A Slice of Fried Gold

Save Your Library

Wednesday, September 16, 2009

The Philadelphia Free Library

When I was growing up, I read constantly. Whether it was checking out every Matt Christopher book known to man at my elementary school, or disturbing my 8th grade English teacher by reading James Ellroy's L.A. Confidential and Dean Koontz' Dark Rivers of the Heart and doing oral book reports on them, or terrorizing the Loussac Library in Anchorage as a youngster, perpetually departing with a stack of books and the old video Bambi vs. Godzilla while wearing a typically goofy smile on my face, I was addicted to reading.

In fact, reading so heavily throughout my life has been a big part of my development as a person. I learned life lessons from Atticus Finch. I learned that in some places they eat until they're hungry from the Phantom Tollbooth (I have yet to find this place). I even learned that the best way to properly collar a perp was through force from Bud White. Books gave me the opportunity to develop my varied knowledge base (and a bit from video games: how else would I know who Shiva and Quetzalcoatl were if not for Final Fantasy...oh wait...reading), I am eternally thankful to the Anchorage Library system for providing me the opportunity to attain those books, thus helping me become the person I am today - a mostly literate and occasionally quite thoughtful young adult.

Now I hear that the entire city of Philadelphia, a monumental city from the most powerful nation in the world, will be shutting down their libraries. I understand that times are tough and that sometimes you have to make certain cuts to keep your city alive, but if you take away libraries you start taking away from the heart and the mind of a city. When I read that news, I tried to imagine growing up in a world without easy access to books. What I would have been like had I not read so much. I shudder to think of that personal dystopia, that hellish world where the flames of my imagination had not been stoked by the written word.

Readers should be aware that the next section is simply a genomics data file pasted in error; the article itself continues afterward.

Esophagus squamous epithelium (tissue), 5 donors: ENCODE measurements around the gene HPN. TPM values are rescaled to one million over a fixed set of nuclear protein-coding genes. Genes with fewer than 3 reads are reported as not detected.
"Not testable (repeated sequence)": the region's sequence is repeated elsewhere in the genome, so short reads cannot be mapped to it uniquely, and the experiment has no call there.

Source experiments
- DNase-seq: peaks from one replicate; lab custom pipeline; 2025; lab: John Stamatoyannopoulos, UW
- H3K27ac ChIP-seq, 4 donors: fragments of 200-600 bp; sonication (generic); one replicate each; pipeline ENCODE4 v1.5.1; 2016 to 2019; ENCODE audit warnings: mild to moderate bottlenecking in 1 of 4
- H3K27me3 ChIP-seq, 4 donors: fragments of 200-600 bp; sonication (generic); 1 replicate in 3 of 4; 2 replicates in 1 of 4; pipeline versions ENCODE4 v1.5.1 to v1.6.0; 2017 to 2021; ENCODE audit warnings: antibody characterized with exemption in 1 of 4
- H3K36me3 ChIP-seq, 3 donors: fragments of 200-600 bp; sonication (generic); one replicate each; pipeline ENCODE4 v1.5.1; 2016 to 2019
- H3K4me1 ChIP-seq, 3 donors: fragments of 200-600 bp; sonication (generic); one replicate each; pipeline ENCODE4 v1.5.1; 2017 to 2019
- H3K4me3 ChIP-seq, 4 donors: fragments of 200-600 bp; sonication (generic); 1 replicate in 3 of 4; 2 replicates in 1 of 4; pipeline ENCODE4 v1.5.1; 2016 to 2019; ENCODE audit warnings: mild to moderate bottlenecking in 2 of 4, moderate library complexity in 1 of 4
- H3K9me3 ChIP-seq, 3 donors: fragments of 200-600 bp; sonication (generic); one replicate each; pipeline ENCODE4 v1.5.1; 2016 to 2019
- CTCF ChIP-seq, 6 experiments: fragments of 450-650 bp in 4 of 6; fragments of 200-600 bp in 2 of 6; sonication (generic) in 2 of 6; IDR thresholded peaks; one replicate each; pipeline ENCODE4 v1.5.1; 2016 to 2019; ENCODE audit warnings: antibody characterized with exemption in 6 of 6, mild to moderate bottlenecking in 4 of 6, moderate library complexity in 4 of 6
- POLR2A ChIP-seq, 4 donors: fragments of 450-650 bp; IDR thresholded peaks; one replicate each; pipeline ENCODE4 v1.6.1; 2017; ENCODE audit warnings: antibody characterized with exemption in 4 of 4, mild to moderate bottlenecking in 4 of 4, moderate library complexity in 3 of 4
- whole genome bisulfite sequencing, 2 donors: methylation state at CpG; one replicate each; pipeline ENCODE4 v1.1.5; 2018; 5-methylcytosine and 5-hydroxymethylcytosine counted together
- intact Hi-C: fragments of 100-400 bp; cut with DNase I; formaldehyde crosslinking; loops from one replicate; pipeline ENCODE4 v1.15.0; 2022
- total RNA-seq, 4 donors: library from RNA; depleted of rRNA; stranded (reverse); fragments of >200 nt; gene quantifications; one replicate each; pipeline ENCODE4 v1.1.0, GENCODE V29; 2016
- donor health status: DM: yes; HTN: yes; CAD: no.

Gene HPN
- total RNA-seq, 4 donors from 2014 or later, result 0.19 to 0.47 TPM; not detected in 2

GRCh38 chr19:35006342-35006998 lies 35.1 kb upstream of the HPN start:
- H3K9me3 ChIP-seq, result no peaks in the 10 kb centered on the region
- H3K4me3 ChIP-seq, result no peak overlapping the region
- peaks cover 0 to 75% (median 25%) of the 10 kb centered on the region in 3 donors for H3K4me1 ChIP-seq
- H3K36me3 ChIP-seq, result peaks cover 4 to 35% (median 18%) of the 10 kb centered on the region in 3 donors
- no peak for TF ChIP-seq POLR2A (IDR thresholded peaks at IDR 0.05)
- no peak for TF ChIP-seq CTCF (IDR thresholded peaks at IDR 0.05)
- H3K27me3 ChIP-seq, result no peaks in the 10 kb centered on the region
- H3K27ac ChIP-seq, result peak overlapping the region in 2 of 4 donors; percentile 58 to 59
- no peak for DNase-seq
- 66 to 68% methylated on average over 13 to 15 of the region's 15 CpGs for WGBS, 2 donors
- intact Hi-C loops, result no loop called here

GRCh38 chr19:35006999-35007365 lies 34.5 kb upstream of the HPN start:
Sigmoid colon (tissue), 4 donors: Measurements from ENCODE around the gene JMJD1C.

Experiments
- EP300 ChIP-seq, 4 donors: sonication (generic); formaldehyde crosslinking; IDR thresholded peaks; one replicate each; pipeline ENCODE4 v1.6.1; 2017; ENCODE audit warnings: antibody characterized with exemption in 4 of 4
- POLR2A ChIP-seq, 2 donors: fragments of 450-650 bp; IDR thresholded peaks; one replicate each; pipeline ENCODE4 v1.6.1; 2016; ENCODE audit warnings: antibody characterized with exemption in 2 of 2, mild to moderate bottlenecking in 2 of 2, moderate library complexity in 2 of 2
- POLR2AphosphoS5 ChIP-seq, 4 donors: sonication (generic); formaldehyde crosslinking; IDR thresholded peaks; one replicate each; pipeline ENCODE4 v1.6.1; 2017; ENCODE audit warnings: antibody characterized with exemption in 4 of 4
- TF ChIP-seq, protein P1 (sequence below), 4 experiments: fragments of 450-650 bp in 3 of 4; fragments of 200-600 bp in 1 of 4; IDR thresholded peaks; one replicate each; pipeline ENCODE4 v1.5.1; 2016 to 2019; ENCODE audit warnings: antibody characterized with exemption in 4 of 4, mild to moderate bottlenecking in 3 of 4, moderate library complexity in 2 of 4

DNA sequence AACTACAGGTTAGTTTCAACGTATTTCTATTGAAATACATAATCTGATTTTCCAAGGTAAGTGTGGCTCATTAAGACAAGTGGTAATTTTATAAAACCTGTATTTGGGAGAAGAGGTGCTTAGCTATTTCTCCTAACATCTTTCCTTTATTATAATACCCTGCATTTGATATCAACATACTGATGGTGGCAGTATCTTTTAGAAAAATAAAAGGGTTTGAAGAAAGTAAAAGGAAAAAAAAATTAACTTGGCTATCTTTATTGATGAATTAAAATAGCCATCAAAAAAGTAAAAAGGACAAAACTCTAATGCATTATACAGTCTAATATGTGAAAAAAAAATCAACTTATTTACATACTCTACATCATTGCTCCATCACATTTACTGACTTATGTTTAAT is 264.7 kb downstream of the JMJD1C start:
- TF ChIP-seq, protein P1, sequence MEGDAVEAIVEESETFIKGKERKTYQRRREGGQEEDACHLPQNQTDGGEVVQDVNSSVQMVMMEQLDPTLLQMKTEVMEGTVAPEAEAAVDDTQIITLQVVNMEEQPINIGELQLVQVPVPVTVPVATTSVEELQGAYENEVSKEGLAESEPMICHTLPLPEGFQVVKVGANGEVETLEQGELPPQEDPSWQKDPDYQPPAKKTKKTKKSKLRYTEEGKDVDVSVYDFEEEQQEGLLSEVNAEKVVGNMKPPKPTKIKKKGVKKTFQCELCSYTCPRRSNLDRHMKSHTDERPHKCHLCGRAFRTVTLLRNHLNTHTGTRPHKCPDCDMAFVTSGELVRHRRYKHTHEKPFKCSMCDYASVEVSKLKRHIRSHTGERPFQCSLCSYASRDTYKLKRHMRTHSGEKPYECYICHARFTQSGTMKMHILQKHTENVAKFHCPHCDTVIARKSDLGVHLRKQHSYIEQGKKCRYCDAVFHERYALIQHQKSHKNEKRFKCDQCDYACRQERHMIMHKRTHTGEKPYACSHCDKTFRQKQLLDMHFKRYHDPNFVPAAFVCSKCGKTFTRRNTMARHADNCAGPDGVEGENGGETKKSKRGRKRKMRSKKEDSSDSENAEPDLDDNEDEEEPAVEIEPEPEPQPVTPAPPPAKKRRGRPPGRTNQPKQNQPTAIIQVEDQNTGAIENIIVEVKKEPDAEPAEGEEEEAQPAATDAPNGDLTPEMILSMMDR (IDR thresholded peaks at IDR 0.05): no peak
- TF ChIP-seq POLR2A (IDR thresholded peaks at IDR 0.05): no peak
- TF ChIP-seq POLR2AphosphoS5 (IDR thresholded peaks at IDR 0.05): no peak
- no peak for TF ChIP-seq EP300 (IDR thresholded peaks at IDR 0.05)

Now it's entirely possible that an entire generation of people could grow up in one of the most historically relevant cities in the nation and not be able to go to a library and pick up Fahrenheit 451 or any other classic. I've went on and on about the degradation of the English language and how we're going down a path that is going to nowhere resembling good, and this is another major step in that direction. Not only that, but if this turns out to be a successful venture for the city of Philadelphia, other cities are certain to follow. New York, Chicago, Portland, Seattle...Anchorage? Who knows what the future holds for our treasured libraries?

I know times are tough and that everyone has to make cuts in places and programs that they do not necessarily want to. But this should not be happening. Libraries are influential places that open the hearts and minds of those that go there, and if and when I have kids I will assuredly have them frequent whatever my local library is. That is, if they still are operating wherever I am.

A scary thought, but an increasingly realistic one.

Update: Evidently in the eleventh hour there was a vote to stave off the closing of the libraries and the laying off of 3,000 employees. Huzzah!


Patty said...

That's why its so important to stand up for your beliefs and injustices. Raise your voice, otherwise you're just part of the silent majority.

Erik said...

That is terrible!

David Harper said...

Yeah, this is a really terrible thing. While it may have been staved off for now, the fact it was ever considered it was really scary. Hopefully this doesn't move forward as some sort of trend of "oh, well, we could save money that way too!"

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